In your January 10 issue . . .
CLASS III FUTURES PRICES SOFTENED in December trading as January-to-June 2023 contracts slid from a $20 average to $19.10 per hundredweight (cwt.) in a trading closing prior to Christmas. July-to-November 2023 contracts netted a $20.15 average on the CME.
CLASS IV HELD STEADY near a $19.95 average for the first six months of the year during the same time span. The butter and powder futures contracts moved higher to a $20.60 net for the final five months of 2023.
AT A $22.70 ALL-MILK PRICE, USDA economists held rather firm on their projections for the new year. A $19.80 Class III price and $20.10 Class IV were the foundation for their forecast in the latest edition of the World Agricultural and Supply Demands Estimates.
MARKETS HAVE BEEN SOMEWHAT UNSETTLED at New Zealand’s Global Dairy Trade as the six-product bundle of dairy products were down 3.8% in late December. Overall, the GDT has been down four of the last six sessions in bimonthly activity dating back to October 4.
AFTER SIX STRAIGHT MONTHS OF DECLINE, U.S. milk production posted the fifth straight month of positive traction by growing 1.3%. The Midwest, paced by Iowa, Michigan, Minnesota, South Dakota, and Wisconsin, led new milk growth. California was down 0.5%.
ON THE COMMODITY FRONT, SOYBEANS moved lower as timely rains fell on South America’s bean crop. Also, concerns about a potential recession weighed on markets during recent trading activity.
DAIRY FARMERS HAVE UNTIL JANUARY 31 to sign up for the Dairy Margin Coverage (DMC) program. USDA extended the sign-up deadline.
INFLATION. INTEREST RATES. RECESSION. Those are among the elements that business and government leaders are trying to balance to keep the economy moving forward. In November, the CPI, which helps measure inflation, rose by the smallest number since December 2021.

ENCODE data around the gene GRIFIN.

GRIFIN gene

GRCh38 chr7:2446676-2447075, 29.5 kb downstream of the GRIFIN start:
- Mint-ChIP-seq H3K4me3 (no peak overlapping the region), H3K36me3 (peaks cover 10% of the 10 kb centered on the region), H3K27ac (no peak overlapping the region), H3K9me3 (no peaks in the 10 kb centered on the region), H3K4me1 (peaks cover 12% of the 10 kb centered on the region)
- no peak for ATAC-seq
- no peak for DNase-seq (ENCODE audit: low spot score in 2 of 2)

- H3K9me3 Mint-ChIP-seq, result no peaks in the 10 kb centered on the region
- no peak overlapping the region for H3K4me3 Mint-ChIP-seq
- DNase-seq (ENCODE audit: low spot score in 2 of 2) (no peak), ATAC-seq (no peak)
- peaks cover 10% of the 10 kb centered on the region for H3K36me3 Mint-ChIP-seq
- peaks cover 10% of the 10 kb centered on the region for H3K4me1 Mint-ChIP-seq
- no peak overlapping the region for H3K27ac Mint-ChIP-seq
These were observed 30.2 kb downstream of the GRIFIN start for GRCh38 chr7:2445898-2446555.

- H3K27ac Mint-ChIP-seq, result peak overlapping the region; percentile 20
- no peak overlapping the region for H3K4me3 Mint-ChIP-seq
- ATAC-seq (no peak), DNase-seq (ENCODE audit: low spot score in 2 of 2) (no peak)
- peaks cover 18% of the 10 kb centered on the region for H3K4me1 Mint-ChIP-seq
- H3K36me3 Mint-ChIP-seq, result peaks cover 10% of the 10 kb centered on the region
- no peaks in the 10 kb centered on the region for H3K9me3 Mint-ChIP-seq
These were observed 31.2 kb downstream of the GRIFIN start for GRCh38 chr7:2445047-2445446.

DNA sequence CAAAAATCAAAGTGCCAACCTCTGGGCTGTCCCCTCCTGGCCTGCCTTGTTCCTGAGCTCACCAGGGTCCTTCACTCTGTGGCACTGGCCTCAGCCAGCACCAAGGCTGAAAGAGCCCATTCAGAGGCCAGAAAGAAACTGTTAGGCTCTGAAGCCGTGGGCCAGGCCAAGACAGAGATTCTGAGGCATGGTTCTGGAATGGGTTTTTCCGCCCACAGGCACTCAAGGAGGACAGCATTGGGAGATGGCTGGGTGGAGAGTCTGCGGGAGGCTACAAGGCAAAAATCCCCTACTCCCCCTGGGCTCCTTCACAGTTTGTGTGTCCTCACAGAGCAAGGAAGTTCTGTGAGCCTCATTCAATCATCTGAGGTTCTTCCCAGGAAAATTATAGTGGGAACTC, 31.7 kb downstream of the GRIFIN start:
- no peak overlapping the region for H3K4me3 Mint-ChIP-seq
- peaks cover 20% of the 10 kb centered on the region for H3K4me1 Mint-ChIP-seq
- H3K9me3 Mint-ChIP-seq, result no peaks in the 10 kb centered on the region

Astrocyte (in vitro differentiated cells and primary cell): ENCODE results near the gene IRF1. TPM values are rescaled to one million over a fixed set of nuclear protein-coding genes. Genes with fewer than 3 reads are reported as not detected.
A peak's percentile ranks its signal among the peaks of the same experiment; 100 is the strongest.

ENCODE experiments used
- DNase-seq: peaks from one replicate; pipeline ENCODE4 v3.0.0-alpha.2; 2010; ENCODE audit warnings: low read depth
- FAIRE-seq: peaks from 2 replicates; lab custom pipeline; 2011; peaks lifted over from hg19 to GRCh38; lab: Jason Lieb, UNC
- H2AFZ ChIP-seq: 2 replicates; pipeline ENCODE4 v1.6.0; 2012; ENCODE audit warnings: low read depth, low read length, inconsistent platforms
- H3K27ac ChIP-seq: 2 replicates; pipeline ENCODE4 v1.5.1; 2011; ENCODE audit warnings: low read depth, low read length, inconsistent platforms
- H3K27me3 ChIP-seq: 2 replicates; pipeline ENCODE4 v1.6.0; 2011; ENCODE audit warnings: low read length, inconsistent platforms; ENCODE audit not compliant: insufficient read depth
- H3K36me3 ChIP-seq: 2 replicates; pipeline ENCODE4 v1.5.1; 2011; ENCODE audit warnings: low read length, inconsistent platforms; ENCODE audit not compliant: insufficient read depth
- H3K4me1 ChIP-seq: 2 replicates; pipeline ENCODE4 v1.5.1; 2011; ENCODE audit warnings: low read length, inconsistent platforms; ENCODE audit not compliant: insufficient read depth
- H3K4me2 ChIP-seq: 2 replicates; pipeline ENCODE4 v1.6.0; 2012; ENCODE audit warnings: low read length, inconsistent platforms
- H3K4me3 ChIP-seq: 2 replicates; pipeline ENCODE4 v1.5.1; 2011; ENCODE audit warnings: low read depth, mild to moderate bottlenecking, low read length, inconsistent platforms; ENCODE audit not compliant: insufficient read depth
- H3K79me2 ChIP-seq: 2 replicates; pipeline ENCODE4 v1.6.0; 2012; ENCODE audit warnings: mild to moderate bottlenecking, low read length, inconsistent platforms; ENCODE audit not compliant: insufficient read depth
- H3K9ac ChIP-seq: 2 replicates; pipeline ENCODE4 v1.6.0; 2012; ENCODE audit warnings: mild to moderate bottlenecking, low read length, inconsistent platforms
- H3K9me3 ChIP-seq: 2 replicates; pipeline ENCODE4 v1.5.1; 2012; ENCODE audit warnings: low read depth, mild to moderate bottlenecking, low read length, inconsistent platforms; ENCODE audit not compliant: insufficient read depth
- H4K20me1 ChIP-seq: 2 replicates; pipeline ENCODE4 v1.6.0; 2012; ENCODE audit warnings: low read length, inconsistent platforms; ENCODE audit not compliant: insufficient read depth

EVEN THOUGH INFLATION EASED for a one-month window, the U.S. economy will close the year with the highest inflation levels in four decades as the 12-month inflation figure stood at 7.1%.
TO COMBAT INFLATION, THE FEDERAL RESERVE raised interest rates for the seventh straight time this year. The federal funds rate ranged from 4.25% to 4.5% — the highest levels in 15 years. The aforementioned rate hikes also were the steepest moves since the early 1980s.
DESPITE RELATIVELY HIGH RETAIL PRICES, dairy product sales continued to show growth both at home and abroad. Domestically, American cheese sales grew 4% and Italian and other style cheeses grew 1%.
U.S. DAIRY EXPORTS CONTINUED AT A BRISK PACE. On a milk solids basis, dairy product exports to international customers rose 9% in October and were up 4% through the first 10 months of the year.
ON A VALUE BASIS, EXPORTS CLIMBED A WHOPPING 24% to reach $819 million in sales in October. During the first 10 months of the year, total dairy product sales reached $8.08 billion, and that total is already a new annual record for the collective U.S. dairy industry.
DAIRY POSTED A NEW SAFETY RECORD. Only 424 milk samples, from a total of nearly 3.9 million, tested positive for animal drug residue. That ratio of negative samples set a new industry record at 99.998%. In rare cases where a load tests positive for antibiotics, the entire load is rejected for human consumption and does not enter the food chain.
AT LEAST LOCK IN FERTILIZER SUPPLIES for the new year. “What I’m hearing from some suppliers on the ground is even if you’re not going to lock in a price, they’re looking for you to lock in tonnage,” said Cornell’s Joe Lawrence, noting that firm orders may become a must-do.